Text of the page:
The Durango & Silverton Narrow Gauge Railroad is working to repair a historic locomotive on loan that broke down earlier this month. As a result, planned trips in May with the famed engine have been canceled.
The Southern Pacific 4-6-0 No. 18, more commonly known as the SP-18, is revered by railroad aficionados. It was loaned this winter to the D&SNG.
Christian Robbins, spokesman for the D&SNG, said in a previous interview the loan allowed railroad crews to practice with oil-fired steam power as well as meet longstanding requests to bring the historic train to Durango.
On April 9, the locomotive broke down on its way north of Durango toward Cascade Canyon, leaving nearly 100 passengers stranded by Shalona Bridge.
A statement Wednesday said a crew is working with the Carson & Colorado Railway to repair the SP-18, after the minor damage it sustained. Trips planned for May 18 and 19 have been canceled, and passengers were given full refunds.
Jeff Johnson, general manager of the D&SNG, said in a prepared statement that repairs include the fabrication and installation of new rings, pistons and piston rods on both sides of the locomotive.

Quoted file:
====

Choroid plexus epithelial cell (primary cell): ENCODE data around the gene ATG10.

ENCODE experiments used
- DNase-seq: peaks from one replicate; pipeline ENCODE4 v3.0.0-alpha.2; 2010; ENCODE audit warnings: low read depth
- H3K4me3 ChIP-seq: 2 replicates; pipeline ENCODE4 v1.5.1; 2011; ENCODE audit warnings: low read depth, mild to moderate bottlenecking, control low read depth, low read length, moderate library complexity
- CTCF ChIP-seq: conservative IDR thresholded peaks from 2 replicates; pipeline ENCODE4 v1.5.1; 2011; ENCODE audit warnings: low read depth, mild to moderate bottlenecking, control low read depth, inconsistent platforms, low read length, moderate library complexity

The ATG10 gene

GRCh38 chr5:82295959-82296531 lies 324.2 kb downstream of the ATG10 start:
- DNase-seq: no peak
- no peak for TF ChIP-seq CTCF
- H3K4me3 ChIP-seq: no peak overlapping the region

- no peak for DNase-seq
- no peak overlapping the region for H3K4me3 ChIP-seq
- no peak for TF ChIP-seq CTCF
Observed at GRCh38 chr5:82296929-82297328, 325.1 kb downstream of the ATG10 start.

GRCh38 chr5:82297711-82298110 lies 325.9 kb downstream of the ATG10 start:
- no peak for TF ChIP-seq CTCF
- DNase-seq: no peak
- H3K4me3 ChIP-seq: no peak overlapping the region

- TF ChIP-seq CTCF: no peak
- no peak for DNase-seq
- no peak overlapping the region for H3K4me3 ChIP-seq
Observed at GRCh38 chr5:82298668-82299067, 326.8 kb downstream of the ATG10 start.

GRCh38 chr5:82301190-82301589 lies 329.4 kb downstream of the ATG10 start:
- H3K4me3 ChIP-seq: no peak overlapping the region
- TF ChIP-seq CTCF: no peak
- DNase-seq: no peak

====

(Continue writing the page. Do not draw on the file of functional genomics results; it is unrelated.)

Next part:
“While this work will take some time, especially since the company is currently readying its fleet of locomotives for the upcoming Silverton season beginning May 4, we are committed to completing these repairs on the shortest timetable possible and putting SP-18 back on the line so it may have additional successful runs this summer before returning home to Inyo County (California) in September,” Johnson said.
The SP-18 is a 1911 Baldwin that was used by the Southern Pacific in California until about 1960, according to Trains.com. It is also known by its other name, “The Slim Princess.”
D&SNG crews hope to become familiar with running oil-fired steam power, a vow made by railroad owner Al Harper after running traditional coal-fired engines became too dangerous last summer because of fire danger.